Oct 16, 2022 - Science

Neurons can play Pong

Pong controlled by a layer of neurons in a dish. Credit: Kagan et al - Neuron

Pong controlled by a layer of neurons in a dish. Credit: Kagan et al - Neuron

Neurons can play Pong, a team of scientists reported on Wednesday.

Why it matters: The researchers say the experimental setup is a new way to study how the brain works and to potentially better understand epilepsy and other diseases.

How it works: Researchers at the Melbourne-based startup Cortical Labs grew mouse and human neurons on a "DishBrain"— an array of electrodes that can read the electrical activity of the neurons to move the paddle.

  • It can also deliver an electrical pulse to the cells that provides feedback — in under 5 milliseconds — that the neuron was hitting the ball.
  • The 800,000 neurons learned to play within 5 minutes — and, as time went on, rallied longer.
  • Human neurons could rally longer than mouse neurons.

The neurons "can adjust firing activity in a way that suggests the ability to learn to perform goal-oriented tasks," the team wrote in the journal Neuron.

  • They term it "synthetic biological intelligence" — but not everyone is convinced, Dan Robitzski writes in The Scientist.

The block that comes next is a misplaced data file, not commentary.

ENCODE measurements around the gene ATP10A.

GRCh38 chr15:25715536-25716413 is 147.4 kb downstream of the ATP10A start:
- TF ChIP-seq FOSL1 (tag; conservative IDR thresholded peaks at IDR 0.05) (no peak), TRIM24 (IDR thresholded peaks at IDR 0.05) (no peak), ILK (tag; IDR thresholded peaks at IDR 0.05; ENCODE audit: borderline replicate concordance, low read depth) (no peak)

The big picture: "The results shouldn't be surprising, because neurons are built to process information," says Brett Kagan, chief scientific officer at Cortical Labs.

  • Generalized intelligence — a major goal for AI researchers — comes from neurons. The team at Cortical wants to develop next-generation computer chips that harness neurons' computational power.
  • "So, it's not that wild, and at the same time, it is quite exciting," he says.

What's next: The team plans to treat the neurons with ethanol and medicines to see their effect, and to use the system to try to find "insights into the cellular correlates of intelligence," they say in the paper.

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